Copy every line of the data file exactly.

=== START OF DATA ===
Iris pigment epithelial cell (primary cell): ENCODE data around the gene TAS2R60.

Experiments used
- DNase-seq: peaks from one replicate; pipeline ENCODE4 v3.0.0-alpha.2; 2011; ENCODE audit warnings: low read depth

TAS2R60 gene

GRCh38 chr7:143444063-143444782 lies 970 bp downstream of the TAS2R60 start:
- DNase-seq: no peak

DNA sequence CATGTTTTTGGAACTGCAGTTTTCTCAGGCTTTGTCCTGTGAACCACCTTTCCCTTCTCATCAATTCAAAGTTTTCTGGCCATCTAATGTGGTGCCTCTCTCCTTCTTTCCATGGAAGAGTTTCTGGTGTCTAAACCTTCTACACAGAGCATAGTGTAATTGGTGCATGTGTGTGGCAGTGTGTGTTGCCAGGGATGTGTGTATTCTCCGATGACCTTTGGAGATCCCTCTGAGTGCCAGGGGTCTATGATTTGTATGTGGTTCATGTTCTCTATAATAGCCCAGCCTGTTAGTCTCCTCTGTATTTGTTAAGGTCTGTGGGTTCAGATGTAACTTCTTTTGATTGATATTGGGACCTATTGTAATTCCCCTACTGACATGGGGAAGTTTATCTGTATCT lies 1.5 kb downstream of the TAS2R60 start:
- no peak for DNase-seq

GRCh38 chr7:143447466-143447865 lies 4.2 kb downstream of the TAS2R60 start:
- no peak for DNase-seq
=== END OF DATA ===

Iris pigment epithelial cell (primary cell): ENCODE data around the gene TAS2R60.

Experiments used
- DNase-seq: peaks from one replicate; pipeline ENCODE4 v3.0.0-alpha.2; 2011; ENCODE audit warnings: low read depth

TAS2R60 gene

GRCh38 chr7:143444063-143444782 lies 970 bp downstream of the TAS2R60 start:
- DNase-seq: no peak

DNA sequence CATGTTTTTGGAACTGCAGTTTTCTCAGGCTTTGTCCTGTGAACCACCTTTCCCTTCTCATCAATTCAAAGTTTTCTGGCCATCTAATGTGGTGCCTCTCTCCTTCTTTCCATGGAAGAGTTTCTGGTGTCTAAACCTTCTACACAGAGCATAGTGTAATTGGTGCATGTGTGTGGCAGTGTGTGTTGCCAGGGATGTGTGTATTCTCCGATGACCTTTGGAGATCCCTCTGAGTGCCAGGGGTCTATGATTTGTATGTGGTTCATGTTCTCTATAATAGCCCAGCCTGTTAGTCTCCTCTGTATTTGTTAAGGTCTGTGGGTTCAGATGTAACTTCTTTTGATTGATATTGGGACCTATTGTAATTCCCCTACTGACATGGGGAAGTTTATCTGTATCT lies 1.5 kb downstream of the TAS2R60 start:
- no peak for DNase-seq

GRCh38 chr7:143447466-143447865 lies 4.2 kb downstream of the TAS2R60 start:
- no peak for DNase-seq